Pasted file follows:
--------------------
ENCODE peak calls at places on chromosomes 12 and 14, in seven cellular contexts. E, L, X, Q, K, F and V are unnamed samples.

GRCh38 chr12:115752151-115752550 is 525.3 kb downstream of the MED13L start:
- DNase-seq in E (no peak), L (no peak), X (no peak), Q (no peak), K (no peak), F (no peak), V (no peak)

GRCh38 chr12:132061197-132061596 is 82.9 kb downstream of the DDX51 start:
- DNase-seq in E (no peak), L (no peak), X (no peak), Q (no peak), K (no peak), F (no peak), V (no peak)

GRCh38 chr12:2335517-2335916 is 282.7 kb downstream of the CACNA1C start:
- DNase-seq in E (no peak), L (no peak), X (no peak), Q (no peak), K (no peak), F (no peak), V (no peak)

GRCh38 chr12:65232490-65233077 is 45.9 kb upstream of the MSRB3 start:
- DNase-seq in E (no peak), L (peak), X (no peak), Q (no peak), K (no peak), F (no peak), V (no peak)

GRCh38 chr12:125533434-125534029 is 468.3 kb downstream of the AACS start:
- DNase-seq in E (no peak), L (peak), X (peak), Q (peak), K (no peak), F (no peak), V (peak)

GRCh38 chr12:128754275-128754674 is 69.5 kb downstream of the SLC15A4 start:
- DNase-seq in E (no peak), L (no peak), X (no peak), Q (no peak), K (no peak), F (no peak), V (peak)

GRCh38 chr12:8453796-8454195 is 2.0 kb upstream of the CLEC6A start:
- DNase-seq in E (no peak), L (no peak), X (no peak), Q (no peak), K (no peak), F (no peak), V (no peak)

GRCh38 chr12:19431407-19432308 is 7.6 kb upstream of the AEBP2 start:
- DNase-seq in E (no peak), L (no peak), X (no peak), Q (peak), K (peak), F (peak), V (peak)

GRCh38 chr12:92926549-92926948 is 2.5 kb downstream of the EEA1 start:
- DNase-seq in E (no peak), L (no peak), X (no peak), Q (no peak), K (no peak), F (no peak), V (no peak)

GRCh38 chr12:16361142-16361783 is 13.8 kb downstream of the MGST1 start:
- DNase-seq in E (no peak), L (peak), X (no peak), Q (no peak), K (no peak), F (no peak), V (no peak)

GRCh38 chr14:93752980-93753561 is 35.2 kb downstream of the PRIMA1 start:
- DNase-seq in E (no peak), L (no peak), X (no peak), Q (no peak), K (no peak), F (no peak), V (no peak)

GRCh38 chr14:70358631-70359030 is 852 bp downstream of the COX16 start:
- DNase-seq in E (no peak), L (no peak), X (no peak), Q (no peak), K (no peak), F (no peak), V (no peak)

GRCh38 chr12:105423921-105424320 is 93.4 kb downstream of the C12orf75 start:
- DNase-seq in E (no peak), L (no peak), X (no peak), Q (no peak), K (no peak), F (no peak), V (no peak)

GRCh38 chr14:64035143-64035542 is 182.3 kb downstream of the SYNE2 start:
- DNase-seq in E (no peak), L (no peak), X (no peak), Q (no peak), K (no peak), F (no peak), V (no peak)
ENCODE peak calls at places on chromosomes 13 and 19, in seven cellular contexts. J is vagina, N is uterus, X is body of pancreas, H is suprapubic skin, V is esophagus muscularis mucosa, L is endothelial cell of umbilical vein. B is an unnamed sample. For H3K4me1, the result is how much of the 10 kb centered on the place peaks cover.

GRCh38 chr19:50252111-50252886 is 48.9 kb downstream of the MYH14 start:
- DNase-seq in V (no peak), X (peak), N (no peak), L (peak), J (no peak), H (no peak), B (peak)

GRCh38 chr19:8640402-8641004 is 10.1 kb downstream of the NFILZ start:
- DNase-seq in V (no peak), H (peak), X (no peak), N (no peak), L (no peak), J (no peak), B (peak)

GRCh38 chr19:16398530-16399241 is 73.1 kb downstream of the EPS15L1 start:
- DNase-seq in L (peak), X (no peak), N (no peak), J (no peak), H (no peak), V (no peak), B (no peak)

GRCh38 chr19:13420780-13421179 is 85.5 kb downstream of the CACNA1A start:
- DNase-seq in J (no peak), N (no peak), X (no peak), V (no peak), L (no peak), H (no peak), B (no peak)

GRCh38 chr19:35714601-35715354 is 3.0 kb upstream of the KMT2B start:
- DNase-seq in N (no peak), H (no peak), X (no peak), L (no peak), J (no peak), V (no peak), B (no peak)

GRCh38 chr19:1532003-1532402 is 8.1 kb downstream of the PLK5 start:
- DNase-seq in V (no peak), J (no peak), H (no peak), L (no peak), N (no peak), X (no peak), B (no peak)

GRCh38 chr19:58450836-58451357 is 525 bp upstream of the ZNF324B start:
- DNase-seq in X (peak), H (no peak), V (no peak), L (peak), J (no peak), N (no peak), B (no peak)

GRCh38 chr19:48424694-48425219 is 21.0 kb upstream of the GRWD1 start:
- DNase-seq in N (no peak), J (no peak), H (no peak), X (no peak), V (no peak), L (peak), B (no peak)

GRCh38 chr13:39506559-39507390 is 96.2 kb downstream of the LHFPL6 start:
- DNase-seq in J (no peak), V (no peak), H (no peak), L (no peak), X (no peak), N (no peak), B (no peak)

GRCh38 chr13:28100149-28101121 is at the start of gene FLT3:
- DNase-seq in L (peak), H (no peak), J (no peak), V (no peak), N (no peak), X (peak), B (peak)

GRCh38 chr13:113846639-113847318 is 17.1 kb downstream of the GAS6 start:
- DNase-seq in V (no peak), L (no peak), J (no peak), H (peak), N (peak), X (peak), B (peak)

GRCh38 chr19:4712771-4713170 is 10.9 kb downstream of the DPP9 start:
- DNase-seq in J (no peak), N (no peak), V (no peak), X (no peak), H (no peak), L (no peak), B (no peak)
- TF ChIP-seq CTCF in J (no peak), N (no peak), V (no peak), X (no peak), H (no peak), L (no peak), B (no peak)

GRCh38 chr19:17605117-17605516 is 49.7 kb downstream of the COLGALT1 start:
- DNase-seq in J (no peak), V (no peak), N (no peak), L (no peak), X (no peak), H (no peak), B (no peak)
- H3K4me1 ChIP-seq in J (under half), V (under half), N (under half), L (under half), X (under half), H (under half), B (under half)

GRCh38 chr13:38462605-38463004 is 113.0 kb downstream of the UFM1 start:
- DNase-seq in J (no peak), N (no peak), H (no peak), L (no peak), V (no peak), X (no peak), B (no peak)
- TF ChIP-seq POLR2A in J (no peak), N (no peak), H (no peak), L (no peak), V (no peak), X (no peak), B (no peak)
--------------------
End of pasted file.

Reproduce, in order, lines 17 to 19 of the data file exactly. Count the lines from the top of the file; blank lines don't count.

- DNase-seq in E (no peak), L (no peak), X (no peak), Q (peak), K (peak), F (peak), V (peak)

GRCh38 chr12:92926549-92926948 is 2.5 kb downstream of the EEA1 start:
- DNase-seq in E (no peak), L (no peak), X (no peak), Q (no peak), K (no peak), F (no peak), V (no peak)